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Charity to launch legal action against Home Office over Rwanda policy

03 May 2024 3 minute read
Photo Gareth Fuller PA Images

The charity Asylum Aid is to bring legal action against the Home Office over its policy on the safety of Rwanda.

Lawyers on their behalf have sent a pre-action letter to the department over the Safety of Rwanda policy, published late last month, saying it is inconsistent with the Safety of Rwanda (Asylum and Immigration) Act which became law last week.

Asylum Aid says it is concerned the policy could lead to the Home Office unlawfully denying people seeking asylum from entering the UK asylum system, and that the alleged inconsistency could lead to the Home Office refusing to consider evidence of individual risk.

‘Lack of information’

The charity’s executive director, Alison Pickup, said: “There is a lack of information on when flights to Rwanda will take off and who will be on them, but the Government has made clear that it is determined to act quickly as we have already seen the Home Office carrying out forcible detentions.

“The panic this causes is made worse by the limited capacity to provide high quality legal representation in the legal aid and charity sector.

“We have brought forward this legal action to ensure that the Home Office properly considers any individual cases against removal to Rwanda, including on the grounds that they would be returned from Rwanda to the place they fled.”


Tessa Gregory, partner at law firm Leigh Day, said: “Our client, Asylum Aid, has begun legal action as it is extremely concerned that the policy the Home Office has adopted to remove asylum seekers to Rwanda is unlawful as it misconstrues the Safety of Rwanda Act as enacted by Parliament.

“Asylum Aid considers that the impact of the unlawful policy is that contrary to a key protection built into the Safety of Rwanda Act, all those threatened with removal to Rwanda will be deprived of proper consideration of their individual claims.”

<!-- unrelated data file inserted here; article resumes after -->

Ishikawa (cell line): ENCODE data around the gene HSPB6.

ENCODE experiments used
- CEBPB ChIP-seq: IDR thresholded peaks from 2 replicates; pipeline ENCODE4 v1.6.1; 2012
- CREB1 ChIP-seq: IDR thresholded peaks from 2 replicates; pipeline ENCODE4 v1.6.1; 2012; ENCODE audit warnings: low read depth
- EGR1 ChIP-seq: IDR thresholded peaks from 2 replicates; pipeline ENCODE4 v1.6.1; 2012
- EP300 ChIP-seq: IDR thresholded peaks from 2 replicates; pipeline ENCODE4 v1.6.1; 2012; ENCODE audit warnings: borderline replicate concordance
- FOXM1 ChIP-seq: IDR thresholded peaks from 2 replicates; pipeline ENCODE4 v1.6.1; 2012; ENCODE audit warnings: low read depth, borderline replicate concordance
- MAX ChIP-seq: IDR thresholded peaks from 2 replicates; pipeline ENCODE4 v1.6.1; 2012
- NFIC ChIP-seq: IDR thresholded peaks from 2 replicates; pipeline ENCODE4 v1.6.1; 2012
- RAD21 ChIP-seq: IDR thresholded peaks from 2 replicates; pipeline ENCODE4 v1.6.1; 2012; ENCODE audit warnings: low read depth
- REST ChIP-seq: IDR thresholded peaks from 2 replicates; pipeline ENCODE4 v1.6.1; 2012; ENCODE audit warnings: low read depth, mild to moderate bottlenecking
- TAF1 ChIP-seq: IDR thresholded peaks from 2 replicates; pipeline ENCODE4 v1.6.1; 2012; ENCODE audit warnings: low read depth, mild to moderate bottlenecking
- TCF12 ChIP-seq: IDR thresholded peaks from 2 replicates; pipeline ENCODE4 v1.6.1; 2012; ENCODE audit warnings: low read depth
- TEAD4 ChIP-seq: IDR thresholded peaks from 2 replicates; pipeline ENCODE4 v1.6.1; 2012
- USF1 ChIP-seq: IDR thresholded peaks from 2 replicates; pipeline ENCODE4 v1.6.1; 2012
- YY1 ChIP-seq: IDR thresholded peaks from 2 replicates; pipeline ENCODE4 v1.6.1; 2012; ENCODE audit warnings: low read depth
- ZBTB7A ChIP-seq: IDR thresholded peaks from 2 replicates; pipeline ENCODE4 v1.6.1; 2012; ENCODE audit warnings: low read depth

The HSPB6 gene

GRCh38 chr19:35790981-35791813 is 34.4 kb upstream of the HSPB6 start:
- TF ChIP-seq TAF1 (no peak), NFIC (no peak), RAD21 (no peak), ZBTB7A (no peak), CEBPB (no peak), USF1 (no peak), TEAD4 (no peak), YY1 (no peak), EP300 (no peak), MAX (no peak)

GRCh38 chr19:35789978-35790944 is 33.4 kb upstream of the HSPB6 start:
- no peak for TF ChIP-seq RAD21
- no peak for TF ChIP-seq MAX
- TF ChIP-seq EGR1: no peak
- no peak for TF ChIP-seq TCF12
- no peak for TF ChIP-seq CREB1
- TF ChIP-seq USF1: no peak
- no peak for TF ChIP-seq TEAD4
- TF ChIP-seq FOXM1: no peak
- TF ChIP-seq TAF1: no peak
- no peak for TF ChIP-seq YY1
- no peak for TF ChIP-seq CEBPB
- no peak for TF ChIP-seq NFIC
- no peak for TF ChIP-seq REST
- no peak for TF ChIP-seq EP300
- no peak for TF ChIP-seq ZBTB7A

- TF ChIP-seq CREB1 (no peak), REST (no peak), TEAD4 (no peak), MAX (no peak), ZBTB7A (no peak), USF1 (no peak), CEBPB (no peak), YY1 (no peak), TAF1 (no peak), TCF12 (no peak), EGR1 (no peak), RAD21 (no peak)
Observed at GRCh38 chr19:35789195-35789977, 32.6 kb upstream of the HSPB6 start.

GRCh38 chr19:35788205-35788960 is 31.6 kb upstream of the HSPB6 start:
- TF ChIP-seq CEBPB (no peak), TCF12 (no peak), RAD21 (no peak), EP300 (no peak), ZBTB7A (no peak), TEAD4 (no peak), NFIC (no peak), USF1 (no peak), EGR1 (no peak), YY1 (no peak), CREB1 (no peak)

The announcement of the potential legal action comes after the first migrants likely to be deported were detained.

Prime Minister Rishi Sunak wants to see flights to Rwanda off the ground by July after the act became law, though officials are primed for legal challenges made in the wake of the detentions as they accepted some of those being held could end up being released on bail.

The FDA trade union, which represents senior civil servants, has also threatened legal action.

Civil Service Code

The union said its move related to the relationship of the Civil Service Code with the Safety of Rwanda Act, and the power for a minister to determine whether to comply with an order made by the European Court of Human Rights.

A direction to ignore such an order would breach international law, which conflicts with the duty of civil servants under the Civil Service Code to act in compliance with the law, which includes international law, said the FDA.

A Government spokesman previously said: “The Home Office already sought advice from the director general of proprietary and ethics in the Cabinet Office on the issue of the Civil Service Code and claims over the legality of implementing the Rwanda deportation scheme under the new legislation.

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21 days ago

Funny how the civil service internal bod said go for it but the civil service unions are trying to make sure the civil service are not just “following orders”. Not all clear especially when a government that was prepared to break laws “in a limited way” are still calling the legal shots today.

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